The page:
173rd Airborne Brigade Combat Team

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  • Summary Of War By Sebastian Junger

    Look at chapter 2“War is a big and sprawling word that brings a lot of human suffering into the conversation, but combat is a different matter. Combat is the smaller game that young men fall in love with, and any solution to the human problem of war will have to take into account the psyches of these young men” (Junger 2011, p. 234). Sebastian Junger, the author of War (2011), was born in Belmont, Massachusetts and grew up to become an award-winning journalist and #1 New York Times Bestselling author. His other novels include The Perfect Storm, Fire, A Death in Belmont, and Tribe. Junger is a contributing editor to Vanity Fair, a correspondent at ABC News, and has covered international stories around the world. In 1980, Junger graduated from…

    Words: 2212 - Pages: 9
  • Kotter's Seven-Step Vision Process Model

    The 4th Armored Brigade Combat Team (4ABCT) proud tradition of excellence throughout its history took a turn for the worse with its recent deployment and redeployment issues from Afghanistan. An organizational change within 4ABCT is paramount in order to return to its storied heritage of excellence by being a contributing member of the division. In order to complete the change from its current state to a well-respected unit, I would execute a blended version of the seven-step vision process…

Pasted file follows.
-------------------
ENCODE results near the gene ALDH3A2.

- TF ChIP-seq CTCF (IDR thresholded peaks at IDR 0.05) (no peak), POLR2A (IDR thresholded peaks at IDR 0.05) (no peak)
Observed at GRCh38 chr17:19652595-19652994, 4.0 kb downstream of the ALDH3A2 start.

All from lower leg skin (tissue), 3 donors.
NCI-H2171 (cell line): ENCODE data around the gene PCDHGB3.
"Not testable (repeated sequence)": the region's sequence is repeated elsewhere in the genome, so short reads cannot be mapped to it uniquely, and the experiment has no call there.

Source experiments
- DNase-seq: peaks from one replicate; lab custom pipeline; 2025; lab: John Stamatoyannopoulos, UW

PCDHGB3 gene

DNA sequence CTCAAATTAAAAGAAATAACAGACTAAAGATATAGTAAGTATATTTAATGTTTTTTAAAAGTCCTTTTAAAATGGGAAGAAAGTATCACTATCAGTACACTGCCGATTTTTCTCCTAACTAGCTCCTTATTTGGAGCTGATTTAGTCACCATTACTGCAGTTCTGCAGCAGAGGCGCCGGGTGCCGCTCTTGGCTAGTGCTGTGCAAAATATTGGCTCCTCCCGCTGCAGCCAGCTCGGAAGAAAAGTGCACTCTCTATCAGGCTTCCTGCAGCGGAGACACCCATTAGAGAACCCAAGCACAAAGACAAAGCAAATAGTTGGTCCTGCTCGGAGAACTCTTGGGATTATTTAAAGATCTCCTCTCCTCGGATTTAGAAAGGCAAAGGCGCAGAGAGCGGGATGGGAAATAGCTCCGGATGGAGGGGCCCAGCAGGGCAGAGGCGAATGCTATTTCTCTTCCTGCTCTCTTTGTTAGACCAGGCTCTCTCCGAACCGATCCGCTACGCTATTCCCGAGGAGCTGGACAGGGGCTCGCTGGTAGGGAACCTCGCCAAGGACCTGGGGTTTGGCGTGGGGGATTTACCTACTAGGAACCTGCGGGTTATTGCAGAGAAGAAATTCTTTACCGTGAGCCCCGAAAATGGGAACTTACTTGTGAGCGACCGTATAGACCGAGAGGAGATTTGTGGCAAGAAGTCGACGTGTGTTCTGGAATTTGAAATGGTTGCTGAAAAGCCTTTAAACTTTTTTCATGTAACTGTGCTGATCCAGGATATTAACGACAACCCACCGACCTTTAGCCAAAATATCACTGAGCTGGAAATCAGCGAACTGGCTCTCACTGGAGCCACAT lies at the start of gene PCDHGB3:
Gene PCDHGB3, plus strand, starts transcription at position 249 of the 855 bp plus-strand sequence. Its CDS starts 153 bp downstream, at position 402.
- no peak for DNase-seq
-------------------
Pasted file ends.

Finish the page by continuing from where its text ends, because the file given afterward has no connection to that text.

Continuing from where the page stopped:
Words: 1651 - Pages: 7
  • 4th Armored Brigade Combat Team Case Study

    Over the last 1.5 years, the 4th Armored Brigade Combat Team (ABCT) has undergone significant change. Following a nine month deployment to Afghanistan, the Brigade appears to be overcome by stress, fatigue, leadership, and ethics issues. While many might categorize these as normal post deployment occurrences, they appear to run much deeper. The events of the previous deployment coupled with the death of the Brigade Commander, Brigade Sergeant Major and a Battalion Commander appear to be the…

    Words: 1074 - Pages: 4
  • The Tet Offensive In The Vietnam War

    Military Intelligence (M.I.) Corps in Vietnam was predominantly ran by the 500th Military Intelligence Group (today’s 500th MI Brigade), which comprised of a little over 200 personnel which were thinly spread throughout all of South Vietnam serving in various staff and advisory duties. In the summer of 1967, this number grew heavily thanks to an authorization in MI Groups to have just over 600 personnel. The 500th MI Group’s tenure in Vietnam ended in the summer of 1965, handing over the reign…

    Words: 2242 - Pages: 9
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